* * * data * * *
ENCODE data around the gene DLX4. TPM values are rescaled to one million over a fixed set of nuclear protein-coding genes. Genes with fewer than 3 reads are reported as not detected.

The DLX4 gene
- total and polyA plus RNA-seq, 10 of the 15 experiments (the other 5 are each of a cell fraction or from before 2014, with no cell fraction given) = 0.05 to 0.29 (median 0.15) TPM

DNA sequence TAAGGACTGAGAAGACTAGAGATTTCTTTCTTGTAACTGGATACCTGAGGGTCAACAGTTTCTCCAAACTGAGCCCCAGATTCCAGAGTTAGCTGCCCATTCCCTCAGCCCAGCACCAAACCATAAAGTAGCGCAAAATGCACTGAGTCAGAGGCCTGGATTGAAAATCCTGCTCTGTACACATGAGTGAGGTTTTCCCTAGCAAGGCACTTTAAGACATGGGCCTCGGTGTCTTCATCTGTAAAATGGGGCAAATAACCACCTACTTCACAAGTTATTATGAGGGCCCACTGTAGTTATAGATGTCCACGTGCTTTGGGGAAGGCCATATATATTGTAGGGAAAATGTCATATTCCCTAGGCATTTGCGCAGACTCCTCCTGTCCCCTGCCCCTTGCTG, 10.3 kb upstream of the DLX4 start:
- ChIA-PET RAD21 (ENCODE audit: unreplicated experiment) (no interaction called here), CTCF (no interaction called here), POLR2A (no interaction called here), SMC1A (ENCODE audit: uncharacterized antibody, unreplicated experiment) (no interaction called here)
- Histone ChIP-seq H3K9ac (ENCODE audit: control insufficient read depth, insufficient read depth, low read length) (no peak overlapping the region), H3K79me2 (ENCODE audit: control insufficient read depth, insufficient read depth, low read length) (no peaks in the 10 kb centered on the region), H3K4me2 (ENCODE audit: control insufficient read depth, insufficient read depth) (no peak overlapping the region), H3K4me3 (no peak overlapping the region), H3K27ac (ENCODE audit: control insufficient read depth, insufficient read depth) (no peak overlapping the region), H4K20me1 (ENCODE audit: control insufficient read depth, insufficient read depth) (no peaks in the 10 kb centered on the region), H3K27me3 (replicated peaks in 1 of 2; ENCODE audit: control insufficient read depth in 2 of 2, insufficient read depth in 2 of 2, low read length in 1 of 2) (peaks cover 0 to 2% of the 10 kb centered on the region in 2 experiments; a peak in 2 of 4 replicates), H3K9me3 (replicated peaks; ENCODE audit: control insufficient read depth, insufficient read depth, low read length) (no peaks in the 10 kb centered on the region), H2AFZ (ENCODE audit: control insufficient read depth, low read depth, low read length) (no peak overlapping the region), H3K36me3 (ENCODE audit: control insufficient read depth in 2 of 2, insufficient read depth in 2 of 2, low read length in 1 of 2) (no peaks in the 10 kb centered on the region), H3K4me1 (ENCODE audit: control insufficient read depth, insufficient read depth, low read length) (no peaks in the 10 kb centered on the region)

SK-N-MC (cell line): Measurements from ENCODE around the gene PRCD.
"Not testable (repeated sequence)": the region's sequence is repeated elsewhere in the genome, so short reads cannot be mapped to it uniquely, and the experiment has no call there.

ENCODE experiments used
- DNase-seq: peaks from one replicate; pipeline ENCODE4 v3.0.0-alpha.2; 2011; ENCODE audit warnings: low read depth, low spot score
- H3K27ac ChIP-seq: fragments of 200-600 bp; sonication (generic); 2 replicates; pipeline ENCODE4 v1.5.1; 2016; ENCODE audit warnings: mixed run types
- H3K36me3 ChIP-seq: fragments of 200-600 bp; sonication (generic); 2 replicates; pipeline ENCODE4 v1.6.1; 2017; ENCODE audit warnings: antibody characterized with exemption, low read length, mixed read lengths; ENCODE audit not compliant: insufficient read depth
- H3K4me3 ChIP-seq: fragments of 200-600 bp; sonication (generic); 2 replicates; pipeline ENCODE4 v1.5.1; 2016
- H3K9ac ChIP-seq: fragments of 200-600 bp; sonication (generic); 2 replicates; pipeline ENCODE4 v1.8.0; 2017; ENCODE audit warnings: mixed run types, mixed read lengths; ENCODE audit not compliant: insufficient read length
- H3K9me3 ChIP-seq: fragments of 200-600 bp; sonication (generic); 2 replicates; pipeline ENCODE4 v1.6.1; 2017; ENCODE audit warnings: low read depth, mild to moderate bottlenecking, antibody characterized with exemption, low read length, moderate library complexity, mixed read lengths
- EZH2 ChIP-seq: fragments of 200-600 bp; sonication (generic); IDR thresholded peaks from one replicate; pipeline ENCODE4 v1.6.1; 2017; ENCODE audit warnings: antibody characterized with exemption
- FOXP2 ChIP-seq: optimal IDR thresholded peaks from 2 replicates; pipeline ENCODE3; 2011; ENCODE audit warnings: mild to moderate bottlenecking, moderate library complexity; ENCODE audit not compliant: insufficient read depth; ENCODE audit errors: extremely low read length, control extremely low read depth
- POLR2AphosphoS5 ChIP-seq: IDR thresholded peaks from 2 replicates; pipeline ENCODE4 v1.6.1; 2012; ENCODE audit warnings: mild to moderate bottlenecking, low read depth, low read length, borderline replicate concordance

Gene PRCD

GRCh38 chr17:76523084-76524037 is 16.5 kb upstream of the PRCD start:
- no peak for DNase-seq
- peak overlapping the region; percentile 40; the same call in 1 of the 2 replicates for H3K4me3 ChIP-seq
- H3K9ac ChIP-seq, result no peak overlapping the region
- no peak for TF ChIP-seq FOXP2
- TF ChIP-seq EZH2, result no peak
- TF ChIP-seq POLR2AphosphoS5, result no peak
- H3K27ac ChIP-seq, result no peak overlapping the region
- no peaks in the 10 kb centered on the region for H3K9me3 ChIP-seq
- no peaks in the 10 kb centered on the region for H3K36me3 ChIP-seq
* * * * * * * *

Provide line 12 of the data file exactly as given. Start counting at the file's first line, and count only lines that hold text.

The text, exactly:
- H3K36me3 ChIP-seq: fragments of 200-600 bp; sonication (generic); 2 replicates; pipeline ENCODE4 v1.6.1; 2017; ENCODE audit warnings: antibody characterized with exemption, low read length, mixed read lengths; ENCODE audit not compliant: insufficient read depth